Photo by Aline Dassel | Pixabay
We know that age-friendly care is good for older adults, but demonstrating cost savings can be challenging. For the University of Texas Health Science Center at Houston (UT Health), making the effort to crunch the numbers has been worth it. The return on investment (ROI) they’ve uncovered has been astonishing.
UT Health’s Min Ji Kwak, MD, MS, DrPH, has used the ROI calculator developed by the Institute for Healthcare Improvement (IHI) to assess the financial impact of age-friendly care in her health system. (Scroll down this page to find The Business Case for Becoming an Age-Friendly Health System.) Kwak is an assistant professor at UT Health who also works at UT Health’s teaching hospital, Memorial Hermann-Texas Medical Center. UT Health participates in Age-Friendly Health Systems (AFHS), an initiative of IHI and The John A. Hartford Foundation in partnership with the American Hospital Association and the Catholic Healthcare Association of the US. AFHS defines age-friendly care as evidence-based care that includes the 4Ms — What Matters, Medication, Mentation, and Mobility — causes no harm, and is grounded in What Matters to the older adult (see Figure 1 below).
Figure 1 – Age-Friendly Health Systems 4Ms Framework
Assessing the Impact on Delirium
Approximately 140-150 older adults are admitted to Memorial Hermann’s cardiac intensive care unit (CCU) and cardiac intermediate care unit (CIMU) every month. Older adults in the CCU and the CIMU tend to be particularly vulnerable to delirium, so Kwak and her team chose to start implementing the 4Ms there. They started planning in August 2019 and began implementation in September 2019.
As they started screening for delirium, the rate increased from about 6 percent to about 11 percent. They attributed this to increased screening identifying more cases. As they started implementing the 4Ms, the rate began to fall. Specifically, they implemented both Medication and Mentation activities that likely helped to prevent delirium. A pharmacist reviewed the medication list for every patient, and the electronic health record included an alert for potentially inappropriate medication for older adults. The team also provided older adults with reading glasses and hearing amplifiers to help them remain alert, as well as puzzles and games to mentally engage them. By December 2019, the rate of delirium fell to 5 percent.
Typical responses to delirium include prescribing medications such as haloperidol and lorazepam, using restraints, and having a sitter stay with the patient. From April to October 2019, all these orders declined, most by a significant percentage. For instance, the use of sitters declined from 4.11 percent to 2.55 percent. This is particularly relevant for the business case because insurers, including the Centers for Medicare and Medicaid Services (CMS), don’t usually reimburse hospitals for the cost of using sitters.
Using the ROI Calculator
After seeing these improvements, Kwak used the ROI calculator to estimate the overall cost of implementing the 4Ms. She entered her estimate of the number of annual admissions (2,000), then input expenses, including walkers, canes, hearing amplifiers, reading glasses, and the geriatrician’s time. The total came to $46,000.
To calculate savings, Kwak focused on delirium and length of stay (LOS) because delirium can contribute to longer LOS. Kwak calculated the initial incidence of delirium, and then the percentage reduction in the incidence attributed to the program. Going from about 11 percent to about 5 percent meant there was a 54.5 percent reduction in delirium. (Kwak noted that she almost thought there was a 6 percent reduction because “11-5 = 6” is more intuitive. She cautions others to be careful when doing these types of calculations.)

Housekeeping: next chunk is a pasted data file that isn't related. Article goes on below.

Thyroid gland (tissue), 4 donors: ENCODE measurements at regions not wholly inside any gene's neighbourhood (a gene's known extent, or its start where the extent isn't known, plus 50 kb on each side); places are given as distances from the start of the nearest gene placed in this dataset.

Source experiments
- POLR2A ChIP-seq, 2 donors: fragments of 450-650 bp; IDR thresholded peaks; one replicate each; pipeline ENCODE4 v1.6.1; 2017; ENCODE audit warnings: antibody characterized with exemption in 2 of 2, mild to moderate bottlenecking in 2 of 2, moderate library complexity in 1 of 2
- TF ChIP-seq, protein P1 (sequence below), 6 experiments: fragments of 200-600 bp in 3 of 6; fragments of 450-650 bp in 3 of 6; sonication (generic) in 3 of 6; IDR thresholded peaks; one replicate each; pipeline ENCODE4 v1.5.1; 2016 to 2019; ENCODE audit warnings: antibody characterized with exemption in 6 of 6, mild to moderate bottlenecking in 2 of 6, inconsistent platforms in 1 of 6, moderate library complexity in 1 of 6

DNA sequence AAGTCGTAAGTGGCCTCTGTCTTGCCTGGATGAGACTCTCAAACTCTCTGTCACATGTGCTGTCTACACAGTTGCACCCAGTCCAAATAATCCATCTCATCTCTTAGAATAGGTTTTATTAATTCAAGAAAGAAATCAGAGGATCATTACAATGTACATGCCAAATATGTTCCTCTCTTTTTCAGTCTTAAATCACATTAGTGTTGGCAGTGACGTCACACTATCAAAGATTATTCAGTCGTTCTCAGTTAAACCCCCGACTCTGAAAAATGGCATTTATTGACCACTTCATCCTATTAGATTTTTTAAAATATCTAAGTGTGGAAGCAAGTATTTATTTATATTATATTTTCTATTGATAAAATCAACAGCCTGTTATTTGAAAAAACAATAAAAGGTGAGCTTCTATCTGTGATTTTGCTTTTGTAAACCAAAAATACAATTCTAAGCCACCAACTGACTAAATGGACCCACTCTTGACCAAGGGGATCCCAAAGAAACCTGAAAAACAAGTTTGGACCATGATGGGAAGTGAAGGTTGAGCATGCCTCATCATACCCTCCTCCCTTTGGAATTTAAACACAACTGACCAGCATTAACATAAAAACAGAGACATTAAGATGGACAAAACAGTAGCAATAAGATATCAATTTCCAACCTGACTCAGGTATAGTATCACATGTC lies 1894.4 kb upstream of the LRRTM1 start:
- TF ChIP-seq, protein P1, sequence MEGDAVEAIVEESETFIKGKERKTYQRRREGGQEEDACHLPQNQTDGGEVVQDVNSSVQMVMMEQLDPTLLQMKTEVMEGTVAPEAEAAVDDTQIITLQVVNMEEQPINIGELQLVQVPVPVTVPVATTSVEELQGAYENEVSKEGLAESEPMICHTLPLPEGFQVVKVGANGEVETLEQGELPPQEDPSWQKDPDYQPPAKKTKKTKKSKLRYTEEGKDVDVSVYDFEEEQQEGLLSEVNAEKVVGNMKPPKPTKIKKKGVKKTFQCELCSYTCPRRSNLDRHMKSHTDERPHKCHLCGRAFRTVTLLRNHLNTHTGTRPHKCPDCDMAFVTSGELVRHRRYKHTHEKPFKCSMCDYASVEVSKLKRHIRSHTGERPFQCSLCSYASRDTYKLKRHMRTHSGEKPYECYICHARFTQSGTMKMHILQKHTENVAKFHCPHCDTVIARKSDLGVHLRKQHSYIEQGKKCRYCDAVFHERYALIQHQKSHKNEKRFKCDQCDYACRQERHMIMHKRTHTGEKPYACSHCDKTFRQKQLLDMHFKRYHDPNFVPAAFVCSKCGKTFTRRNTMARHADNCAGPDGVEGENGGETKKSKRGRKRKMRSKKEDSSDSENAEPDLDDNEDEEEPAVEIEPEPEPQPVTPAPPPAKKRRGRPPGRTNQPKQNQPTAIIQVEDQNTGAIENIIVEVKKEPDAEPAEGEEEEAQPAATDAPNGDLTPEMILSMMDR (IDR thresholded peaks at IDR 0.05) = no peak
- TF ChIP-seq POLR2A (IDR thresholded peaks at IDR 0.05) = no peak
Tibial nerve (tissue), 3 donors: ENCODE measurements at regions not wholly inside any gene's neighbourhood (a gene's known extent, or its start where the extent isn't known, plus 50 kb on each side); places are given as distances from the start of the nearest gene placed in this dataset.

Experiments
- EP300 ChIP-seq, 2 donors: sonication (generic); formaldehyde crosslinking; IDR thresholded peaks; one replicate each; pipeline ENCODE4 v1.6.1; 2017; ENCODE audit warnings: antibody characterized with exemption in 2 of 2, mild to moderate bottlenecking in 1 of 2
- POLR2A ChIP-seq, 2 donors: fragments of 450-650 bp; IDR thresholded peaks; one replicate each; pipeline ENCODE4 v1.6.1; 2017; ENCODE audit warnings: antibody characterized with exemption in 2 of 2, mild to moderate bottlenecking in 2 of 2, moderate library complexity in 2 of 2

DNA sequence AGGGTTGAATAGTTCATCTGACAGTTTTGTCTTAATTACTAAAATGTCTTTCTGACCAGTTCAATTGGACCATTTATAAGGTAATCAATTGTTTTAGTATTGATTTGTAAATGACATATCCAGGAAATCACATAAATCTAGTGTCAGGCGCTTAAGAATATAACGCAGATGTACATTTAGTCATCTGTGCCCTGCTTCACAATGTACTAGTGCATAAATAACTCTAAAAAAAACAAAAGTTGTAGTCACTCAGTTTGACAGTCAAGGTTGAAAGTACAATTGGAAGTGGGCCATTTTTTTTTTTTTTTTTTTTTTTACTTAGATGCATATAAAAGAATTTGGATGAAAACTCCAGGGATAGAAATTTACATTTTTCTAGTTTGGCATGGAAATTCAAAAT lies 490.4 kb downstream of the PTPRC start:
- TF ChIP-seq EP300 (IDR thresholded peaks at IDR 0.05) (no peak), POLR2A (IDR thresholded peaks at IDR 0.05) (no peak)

In her hospital, the average LOS in the units was five days, and the average cost per day was $2,010. Kwak speculated that delirium would increase the LOS by two days and would require extra sitter use during those two days. She estimated that the daily cost for sitters was $260. The total added hospital case cost, therefore, would be $4,540.
After taking reimbursement into account, the calculator determined that the program had avoided $693,622 in costs. Subtracting the estimated cost of $46,000, the net benefit was estimated to be $647,622. The ROI was 1407.9 percent.
“This number was shockingly high,” said Kwak. She ran the numbers by a member of the hospital’s operations team and learned that her estimates for cost and length of stay were conservative. Therefore, Kwak said, “I strongly believe that the 4Ms initiative return is significantly high.”
She added, “Based on my experience, the ROI calculator is very user-friendly.” It gives detailed instructions, and the summary is concise and easy to understand.
Spreading the 4Ms
Kwak and her team initially planned to present this work to the executive leadership of the hospital, thinking that a top-down approach might expedite the spread of the initiative. But then the pandemic complicated matters, and they have not yet had the opportunity to make that presentation.
Instead, said Kwak, “I took a different route — a bottom-to-top approach.” She started presenting data to different units in the hospital, and it quickly caught their attention. Now, other acute cardiac units, including intensive cardiac units specializing in cardiovascular surgery or heart failure patients, are participating in the initiative. As next steps, Kwak and her team are engaging the hospitalist group and trauma units.
“It is still a work in progress,” she said, “but I hope that one day, our initiatives will be the standard for our hospital. And I believe that we are getting there.”
You may also be interested in:
Resources to Practice Age-Friendly Care, including The Business Case for Becoming an Age-Friendly Health System
Spread is No Accident: Linking Age-Friendly Improvement to Strategic Priorities